with St. Paul: 'It is no longer I who live, but Christ who lives in me' (Gal. 2
The consciousness that one is a minister of Jesus Christ the head and she
pherd also brings with it a thankful and joyful awareness that one has received
a singular grace and treasure from Jesus Christ: the grace of having been freely
chosen by the Lord to be a "living instrument" in the work of salvation. This c
hoice bears witness to Jesus Christ's love for the priest. This love, like other
loves and yet even more so, demands a response. After his resurrection, Jesus a
sked Peter the basic question about love: "Simon, son of John, do you love me mo
re than these?" And following his response Jesus entrusts Peter with the mission
: "Feed my lambs" (Jn. 21:15). Jesus first asks Peter if he loves him so as to b
e able to entrust his flock to him. However, in reality it was Christ's own love
, free and unsolicited, which gave rise to his question to Peter and to his act
of entrusting "his" sheep to Peter. Therefore, every ministerial action-while it
leads to loving and serving the Church-provides an incentive to grow in ever gr
eater love and service of Jesus Christ the head, shepherd and spouse of the Chur
ch, a love which is always a response to the free and unsolicited love of God in
Christ. Growth in the love of Jesus Christ determines in turn the growth of lov
e for the Church: "We are your shepherds (pascimus vobis), with you we receive n
ourishment (pascimur vobiscum). May the Lord give us the strength to love you to
the extent of dying for you, either in fact or in desire (aut effectu aut affec
26. Thanks to the insightful teaching of the Second Vatican Council,(66)
we can grasp the conditions and demands, the manifestations and fruits of the in
timate bond between the priest's spiritual life and the exercise of his threefol
d ministry of word, sacrament and pastoral charity.
The priest is first of all a minister of the word of God. He is consecrat
ed and sent forth to proclaim the good news of the kingdom to all, calling every
person to the obedience of faith and leading believers to an ever increasing kn
owledge of and communion in the mystery of God, as revealed and communicated to
us in Christ. For this reason, the priest himself ought first of all to develop
a great personal familiarity with the word of God. Knowledge of its linguistic o
r exegetical aspects, though certainly necessary, is not enough. He needs to app
roach the word with a docile and prayerful heart so that it may deeply penetrate
his thoughts and feelings and bring about a new outlook in him "the mind of Chr
ist" (1 Cor. 2:16)-such that his words and his choices and attitudes may become
ever more a reflection, a proclamation and a witness to the Gospel. Only if he "
abides" in the word will the priest become a perfect disciple of the Lord. Only
then will he know the truth and be set truly free, overcoming every conditioning
which is contrary or foreign to the Gospel (cf. Jn. 8:31-32). The priest ought
to be the first "believer" in the word, while being fully aware that the words o
f his ministry are not "his," but those of the One who sent him. He is not the m
aster of the word, but its servant. He is not the sole possessor of the word; in
its regard he is in debt to the People of God. Precisely because he can and doe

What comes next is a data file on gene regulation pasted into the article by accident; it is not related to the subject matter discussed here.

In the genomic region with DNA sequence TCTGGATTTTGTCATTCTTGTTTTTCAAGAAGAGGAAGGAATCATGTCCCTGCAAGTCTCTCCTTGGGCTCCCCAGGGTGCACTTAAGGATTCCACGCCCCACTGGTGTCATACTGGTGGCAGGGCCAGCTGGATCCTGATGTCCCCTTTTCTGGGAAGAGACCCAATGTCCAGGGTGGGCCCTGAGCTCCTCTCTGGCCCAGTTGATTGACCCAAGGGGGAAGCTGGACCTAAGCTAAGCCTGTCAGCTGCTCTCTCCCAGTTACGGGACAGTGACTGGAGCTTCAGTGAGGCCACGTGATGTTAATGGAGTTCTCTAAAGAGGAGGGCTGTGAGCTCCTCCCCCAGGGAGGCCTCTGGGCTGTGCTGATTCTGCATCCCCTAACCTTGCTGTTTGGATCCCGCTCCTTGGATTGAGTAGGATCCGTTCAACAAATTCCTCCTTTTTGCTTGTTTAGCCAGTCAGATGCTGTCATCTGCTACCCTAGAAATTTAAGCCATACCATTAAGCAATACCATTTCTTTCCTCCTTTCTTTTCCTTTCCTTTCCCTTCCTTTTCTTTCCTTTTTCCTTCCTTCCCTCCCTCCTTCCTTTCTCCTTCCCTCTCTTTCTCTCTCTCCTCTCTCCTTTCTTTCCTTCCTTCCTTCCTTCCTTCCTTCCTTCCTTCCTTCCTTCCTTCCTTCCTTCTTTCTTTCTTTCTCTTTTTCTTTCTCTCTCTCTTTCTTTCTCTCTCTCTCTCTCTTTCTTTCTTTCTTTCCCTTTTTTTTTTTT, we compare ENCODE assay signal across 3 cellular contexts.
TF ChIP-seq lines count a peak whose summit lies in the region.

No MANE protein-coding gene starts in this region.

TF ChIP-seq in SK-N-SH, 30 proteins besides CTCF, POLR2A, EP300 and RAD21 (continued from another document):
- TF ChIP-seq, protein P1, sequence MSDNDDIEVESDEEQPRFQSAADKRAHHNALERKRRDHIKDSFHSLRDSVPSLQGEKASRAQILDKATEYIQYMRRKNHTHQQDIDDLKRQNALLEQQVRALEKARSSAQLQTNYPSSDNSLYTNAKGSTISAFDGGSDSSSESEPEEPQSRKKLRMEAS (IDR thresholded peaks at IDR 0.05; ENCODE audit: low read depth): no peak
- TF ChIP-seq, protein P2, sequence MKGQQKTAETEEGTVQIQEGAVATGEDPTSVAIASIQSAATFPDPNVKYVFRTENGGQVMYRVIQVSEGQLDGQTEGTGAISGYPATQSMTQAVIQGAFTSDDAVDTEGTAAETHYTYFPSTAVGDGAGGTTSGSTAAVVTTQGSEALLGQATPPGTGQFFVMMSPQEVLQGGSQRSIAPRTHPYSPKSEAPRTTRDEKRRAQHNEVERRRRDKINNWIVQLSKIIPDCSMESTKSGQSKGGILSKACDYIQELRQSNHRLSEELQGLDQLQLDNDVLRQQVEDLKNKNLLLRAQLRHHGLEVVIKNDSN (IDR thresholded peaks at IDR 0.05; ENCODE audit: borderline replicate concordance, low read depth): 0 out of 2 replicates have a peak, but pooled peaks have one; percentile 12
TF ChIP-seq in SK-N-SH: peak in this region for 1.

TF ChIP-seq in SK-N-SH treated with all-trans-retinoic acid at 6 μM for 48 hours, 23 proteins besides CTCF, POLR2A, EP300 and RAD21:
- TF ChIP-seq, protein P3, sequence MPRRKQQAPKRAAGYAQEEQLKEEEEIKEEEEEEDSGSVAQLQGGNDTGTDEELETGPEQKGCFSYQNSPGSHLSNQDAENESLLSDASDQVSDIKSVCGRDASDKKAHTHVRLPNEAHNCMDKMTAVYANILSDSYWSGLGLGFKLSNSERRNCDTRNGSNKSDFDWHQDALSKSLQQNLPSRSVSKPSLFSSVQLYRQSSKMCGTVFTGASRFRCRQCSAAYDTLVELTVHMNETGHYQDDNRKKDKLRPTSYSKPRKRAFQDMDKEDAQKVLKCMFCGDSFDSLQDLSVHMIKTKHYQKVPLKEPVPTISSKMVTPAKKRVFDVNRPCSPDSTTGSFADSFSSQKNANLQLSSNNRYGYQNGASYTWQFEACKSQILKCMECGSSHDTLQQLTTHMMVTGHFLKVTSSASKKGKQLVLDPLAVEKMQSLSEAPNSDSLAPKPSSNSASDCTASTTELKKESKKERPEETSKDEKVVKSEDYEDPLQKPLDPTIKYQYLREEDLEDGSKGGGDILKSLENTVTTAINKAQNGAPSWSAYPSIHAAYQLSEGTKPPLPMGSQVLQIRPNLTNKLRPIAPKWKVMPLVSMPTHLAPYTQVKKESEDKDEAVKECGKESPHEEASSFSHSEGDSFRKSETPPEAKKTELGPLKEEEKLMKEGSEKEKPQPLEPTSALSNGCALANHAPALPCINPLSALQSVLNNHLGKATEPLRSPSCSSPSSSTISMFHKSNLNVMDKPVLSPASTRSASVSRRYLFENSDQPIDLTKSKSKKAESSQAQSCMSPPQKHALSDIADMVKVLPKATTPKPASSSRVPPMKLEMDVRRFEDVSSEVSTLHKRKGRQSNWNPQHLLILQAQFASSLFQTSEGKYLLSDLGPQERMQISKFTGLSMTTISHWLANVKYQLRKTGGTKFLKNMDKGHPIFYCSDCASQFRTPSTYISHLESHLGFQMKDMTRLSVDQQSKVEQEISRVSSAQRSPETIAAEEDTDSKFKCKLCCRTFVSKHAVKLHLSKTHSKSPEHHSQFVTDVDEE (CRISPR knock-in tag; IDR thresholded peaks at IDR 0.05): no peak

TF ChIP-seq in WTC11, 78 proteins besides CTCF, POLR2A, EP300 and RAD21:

s evangelize, the priest-like every other member of the Church-ought to grow in
awareness that he himself is continually in need of being evangelized.(67) He pr
oclaims the word in his capacity as "minister," as a sharer in the prophetic aut
hority of Christ and the Church. As a result, in order that he himself may posse
ss and give to the faithful the guarantee that he is transmitting the Gospel in

its fullness, the priest is called to develop a special sensitivity, love and do
cility to the living tradition of the Church and to her magisterium. These are n
ot foreign to the word, but serve its proper interpretation and preserve its aut
hentic meaning.(68)
It is above all in the celebration of the sacraments and in the celebrati
on of the Liturgy of the Hours that the priest is called to live and witness to
the deep unity between the exercise of his ministry and his spiritual life. The
gift of grace offered to the Church becomes the principle of holiness and a call
to sanctification. For the priest as well, the truly central place, both in his
ministry and spiritual life, belongs to the eucharist, since in it is contained
"the whole spiritual good of the Church, namely Christ himself our pasch and th
e living bread which gives life to men through his flesh-that flesh which is giv
en life and gives life through the Holy Spirit. Thus people are invited and led
to offer themselves, their works and all creation with Christ."(69)
From the various sacraments, and in particular from the specific grace pr
oper to each of them, the priest's spiritual life receives certain features. It
is built up and molded by the different characteristics and demands of each of t
he sacraments as he celebrates them and experiences them.
I would like to make special mention of the sacrament of penance, of whic
h priests are the ministers, but ought also to be its beneficiaries, becoming th
emselves witnesses of God's mercy toward sinners. Once again, I would like to se
t forth what I wrote in the exhortation Reconciliatio et Paenitentia: "The pries
t's spiritual and pastoral life, like that of his brothers and sisters, lay and
religious, depends, for its quality and fervor, on the frequent and conscientiou
s personal practice of the sacrament of penance. The priest's celebration of the
eucharist and administration of the other sacraments, his pastoral zeal, his re
lationship with the faithful, his communion with his brother priests, his collab